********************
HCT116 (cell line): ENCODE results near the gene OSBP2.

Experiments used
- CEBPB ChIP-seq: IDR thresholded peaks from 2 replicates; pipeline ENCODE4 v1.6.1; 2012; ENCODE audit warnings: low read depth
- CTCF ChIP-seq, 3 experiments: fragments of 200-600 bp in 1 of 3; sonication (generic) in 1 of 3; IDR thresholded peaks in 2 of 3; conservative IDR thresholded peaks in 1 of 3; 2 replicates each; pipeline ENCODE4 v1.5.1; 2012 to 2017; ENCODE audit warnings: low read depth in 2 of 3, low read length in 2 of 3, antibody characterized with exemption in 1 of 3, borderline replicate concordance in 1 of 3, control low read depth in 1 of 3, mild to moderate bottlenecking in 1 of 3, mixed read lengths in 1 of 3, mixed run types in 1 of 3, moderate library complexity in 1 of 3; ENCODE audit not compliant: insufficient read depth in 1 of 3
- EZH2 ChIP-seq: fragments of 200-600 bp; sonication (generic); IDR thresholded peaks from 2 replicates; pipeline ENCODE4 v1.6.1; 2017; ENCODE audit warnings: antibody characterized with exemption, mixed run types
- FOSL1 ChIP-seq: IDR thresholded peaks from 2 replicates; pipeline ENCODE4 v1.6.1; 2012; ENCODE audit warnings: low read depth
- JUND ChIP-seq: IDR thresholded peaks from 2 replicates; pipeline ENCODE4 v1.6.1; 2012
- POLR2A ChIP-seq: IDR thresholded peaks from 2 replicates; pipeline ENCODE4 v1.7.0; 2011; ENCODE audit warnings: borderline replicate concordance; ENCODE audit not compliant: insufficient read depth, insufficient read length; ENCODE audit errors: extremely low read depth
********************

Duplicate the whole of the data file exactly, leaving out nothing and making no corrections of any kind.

HCT116 (cell line): ENCODE results near the gene OSBP2.

Experiments used
- CEBPB ChIP-seq: IDR thresholded peaks from 2 replicates; pipeline ENCODE4 v1.6.1; 2012; ENCODE audit warnings: low read depth
- CTCF ChIP-seq, 3 experiments: fragments of 200-600 bp in 1 of 3; sonication (generic) in 1 of 3; IDR thresholded peaks in 2 of 3; conservative IDR thresholded peaks in 1 of 3; 2 replicates each; pipeline ENCODE4 v1.5.1; 2012 to 2017; ENCODE audit warnings: low read depth in 2 of 3, low read length in 2 of 3, antibody characterized with exemption in 1 of 3, borderline replicate concordance in 1 of 3, control low read depth in 1 of 3, mild to moderate bottlenecking in 1 of 3, mixed read lengths in 1 of 3, mixed run types in 1 of 3, moderate library complexity in 1 of 3; ENCODE audit not compliant: insufficient read depth in 1 of 3
- EZH2 ChIP-seq: fragments of 200-600 bp; sonication (generic); IDR thresholded peaks from 2 replicates; pipeline ENCODE4 v1.6.1; 2017; ENCODE audit warnings: antibody characterized with exemption, mixed run types
- FOSL1 ChIP-seq: IDR thresholded peaks from 2 replicates; pipeline ENCODE4 v1.6.1; 2012; ENCODE audit warnings: low read depth
- JUND ChIP-seq: IDR thresholded peaks from 2 replicates; pipeline ENCODE4 v1.6.1; 2012
- POLR2A ChIP-seq: IDR thresholded peaks from 2 replicates; pipeline ENCODE4 v1.7.0; 2011; ENCODE audit warnings: borderline replicate concordance; ENCODE audit not compliant: insufficient read depth, insufficient read length; ENCODE audit errors: extremely low read depth